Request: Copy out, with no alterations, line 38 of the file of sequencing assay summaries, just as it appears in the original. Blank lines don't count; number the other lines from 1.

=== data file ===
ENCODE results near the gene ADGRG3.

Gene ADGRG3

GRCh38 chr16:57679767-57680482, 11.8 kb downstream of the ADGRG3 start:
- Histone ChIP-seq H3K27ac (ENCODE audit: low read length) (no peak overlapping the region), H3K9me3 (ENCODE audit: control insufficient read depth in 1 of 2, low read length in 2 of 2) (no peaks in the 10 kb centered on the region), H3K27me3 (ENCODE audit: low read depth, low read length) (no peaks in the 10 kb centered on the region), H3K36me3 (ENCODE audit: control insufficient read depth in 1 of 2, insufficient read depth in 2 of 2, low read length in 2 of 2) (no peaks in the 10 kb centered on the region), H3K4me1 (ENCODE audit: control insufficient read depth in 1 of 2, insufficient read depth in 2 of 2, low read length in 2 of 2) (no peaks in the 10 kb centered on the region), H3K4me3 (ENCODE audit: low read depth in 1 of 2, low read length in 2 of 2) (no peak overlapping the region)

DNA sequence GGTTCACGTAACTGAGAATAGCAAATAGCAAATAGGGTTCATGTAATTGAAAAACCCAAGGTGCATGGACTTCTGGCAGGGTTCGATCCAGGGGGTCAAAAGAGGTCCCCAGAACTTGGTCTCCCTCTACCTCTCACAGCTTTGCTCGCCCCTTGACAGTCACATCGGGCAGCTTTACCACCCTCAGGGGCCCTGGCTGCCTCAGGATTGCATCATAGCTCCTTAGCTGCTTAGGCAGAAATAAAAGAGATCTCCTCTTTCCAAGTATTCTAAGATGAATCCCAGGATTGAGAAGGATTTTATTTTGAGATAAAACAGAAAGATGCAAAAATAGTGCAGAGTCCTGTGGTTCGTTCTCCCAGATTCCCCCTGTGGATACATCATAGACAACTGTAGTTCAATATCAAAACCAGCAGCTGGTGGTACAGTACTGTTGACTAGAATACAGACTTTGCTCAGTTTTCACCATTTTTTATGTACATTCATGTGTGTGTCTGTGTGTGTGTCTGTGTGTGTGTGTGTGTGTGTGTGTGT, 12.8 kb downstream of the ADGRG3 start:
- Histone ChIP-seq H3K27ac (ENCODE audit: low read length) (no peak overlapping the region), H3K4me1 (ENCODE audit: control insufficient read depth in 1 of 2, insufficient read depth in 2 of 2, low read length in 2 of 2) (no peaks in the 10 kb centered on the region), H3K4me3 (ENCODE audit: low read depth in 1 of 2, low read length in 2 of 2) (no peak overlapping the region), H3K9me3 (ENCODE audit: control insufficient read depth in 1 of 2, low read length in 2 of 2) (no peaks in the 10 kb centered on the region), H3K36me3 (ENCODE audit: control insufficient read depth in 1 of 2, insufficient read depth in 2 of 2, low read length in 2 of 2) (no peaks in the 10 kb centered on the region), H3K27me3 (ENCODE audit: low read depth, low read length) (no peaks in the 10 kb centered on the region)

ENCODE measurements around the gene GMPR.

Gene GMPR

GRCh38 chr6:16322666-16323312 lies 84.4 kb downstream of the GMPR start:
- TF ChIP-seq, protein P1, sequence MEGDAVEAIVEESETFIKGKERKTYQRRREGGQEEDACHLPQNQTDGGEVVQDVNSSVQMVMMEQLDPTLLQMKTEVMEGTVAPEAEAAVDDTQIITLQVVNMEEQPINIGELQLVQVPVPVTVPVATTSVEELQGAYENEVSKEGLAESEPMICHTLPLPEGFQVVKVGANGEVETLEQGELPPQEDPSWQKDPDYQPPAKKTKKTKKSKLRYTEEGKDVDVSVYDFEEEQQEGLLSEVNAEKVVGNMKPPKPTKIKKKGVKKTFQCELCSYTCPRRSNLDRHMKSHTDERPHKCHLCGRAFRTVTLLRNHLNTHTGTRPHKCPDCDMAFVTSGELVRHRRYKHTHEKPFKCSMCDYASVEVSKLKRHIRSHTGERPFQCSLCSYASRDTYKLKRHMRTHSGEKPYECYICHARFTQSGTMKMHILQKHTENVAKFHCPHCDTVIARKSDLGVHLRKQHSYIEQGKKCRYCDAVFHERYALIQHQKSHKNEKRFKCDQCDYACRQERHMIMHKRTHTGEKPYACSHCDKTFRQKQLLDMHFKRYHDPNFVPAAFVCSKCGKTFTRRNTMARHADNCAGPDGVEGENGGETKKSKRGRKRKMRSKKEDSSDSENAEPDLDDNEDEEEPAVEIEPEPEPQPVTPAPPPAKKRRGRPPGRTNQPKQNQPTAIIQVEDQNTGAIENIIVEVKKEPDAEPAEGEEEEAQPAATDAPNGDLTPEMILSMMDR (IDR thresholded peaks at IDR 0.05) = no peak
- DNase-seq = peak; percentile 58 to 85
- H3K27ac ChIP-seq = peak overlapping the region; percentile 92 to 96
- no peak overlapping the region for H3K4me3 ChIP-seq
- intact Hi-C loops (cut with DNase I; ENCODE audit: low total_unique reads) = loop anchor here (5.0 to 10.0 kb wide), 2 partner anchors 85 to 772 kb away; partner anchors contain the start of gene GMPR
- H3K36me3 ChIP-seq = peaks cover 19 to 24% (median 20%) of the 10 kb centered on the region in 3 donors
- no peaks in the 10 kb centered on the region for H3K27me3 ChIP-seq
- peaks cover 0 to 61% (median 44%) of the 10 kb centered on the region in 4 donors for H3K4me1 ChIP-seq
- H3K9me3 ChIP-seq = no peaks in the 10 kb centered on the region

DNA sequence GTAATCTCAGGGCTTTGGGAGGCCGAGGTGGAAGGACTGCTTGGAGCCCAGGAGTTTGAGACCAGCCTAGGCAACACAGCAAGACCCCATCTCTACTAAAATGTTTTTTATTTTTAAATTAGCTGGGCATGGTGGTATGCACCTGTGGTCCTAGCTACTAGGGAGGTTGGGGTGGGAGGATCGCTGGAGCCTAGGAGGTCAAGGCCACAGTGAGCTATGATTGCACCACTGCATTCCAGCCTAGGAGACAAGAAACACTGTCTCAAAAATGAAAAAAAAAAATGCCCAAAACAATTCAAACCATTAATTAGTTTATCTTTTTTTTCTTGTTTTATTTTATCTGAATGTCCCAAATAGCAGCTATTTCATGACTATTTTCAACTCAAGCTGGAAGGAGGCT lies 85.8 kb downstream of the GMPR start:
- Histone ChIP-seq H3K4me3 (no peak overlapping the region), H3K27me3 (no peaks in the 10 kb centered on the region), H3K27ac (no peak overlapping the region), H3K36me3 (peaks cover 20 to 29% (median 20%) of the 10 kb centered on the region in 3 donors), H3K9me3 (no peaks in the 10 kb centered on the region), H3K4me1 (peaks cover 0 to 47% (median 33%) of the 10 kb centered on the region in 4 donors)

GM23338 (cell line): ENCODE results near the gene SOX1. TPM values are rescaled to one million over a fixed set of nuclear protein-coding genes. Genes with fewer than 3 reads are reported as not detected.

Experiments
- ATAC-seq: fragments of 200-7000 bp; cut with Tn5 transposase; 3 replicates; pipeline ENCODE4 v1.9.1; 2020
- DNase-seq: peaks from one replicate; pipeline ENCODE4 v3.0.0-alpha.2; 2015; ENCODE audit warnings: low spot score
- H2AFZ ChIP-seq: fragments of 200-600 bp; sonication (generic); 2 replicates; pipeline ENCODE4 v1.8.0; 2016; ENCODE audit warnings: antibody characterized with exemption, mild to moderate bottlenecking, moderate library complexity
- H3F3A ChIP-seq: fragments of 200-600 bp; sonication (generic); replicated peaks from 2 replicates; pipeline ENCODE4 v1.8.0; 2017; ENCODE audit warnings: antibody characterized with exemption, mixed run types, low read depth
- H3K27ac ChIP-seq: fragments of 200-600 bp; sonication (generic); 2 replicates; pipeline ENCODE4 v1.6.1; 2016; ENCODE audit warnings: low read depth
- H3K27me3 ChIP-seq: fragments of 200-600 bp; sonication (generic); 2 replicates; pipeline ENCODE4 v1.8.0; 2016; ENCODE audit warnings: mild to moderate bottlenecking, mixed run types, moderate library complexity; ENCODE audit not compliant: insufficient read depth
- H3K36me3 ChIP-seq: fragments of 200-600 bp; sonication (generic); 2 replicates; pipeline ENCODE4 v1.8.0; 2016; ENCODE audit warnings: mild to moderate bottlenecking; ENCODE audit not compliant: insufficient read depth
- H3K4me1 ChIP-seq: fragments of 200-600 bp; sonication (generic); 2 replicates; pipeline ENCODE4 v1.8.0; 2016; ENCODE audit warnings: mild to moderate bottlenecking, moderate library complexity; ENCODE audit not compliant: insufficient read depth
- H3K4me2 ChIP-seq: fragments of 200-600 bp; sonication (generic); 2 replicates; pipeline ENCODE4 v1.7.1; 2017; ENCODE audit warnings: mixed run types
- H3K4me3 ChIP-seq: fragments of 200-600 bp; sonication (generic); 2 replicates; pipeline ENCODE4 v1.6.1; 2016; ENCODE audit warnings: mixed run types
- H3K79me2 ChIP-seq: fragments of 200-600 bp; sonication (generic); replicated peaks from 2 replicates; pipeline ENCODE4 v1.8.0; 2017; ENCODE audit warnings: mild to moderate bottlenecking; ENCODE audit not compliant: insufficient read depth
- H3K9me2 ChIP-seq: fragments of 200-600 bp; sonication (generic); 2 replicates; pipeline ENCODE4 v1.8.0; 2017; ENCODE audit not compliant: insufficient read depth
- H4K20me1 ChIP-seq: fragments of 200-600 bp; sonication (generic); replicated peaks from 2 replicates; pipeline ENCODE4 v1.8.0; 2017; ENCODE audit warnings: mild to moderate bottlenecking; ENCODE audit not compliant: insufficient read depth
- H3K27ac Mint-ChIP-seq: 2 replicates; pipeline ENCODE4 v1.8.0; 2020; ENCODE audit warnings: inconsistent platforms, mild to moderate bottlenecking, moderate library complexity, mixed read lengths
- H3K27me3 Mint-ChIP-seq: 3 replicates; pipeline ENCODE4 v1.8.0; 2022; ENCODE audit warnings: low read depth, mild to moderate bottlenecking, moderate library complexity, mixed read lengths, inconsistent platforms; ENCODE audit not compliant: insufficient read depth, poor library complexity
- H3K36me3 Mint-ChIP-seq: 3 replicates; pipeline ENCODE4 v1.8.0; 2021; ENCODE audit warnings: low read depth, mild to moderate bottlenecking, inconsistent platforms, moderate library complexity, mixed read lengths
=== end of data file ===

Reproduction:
- H3K36me3 Mint-ChIP-seq: 3 replicates; pipeline ENCODE4 v1.8.0; 2021; ENCODE audit warnings: low read depth, mild to moderate bottlenecking, inconsistent platforms, moderate library complexity, mixed read lengths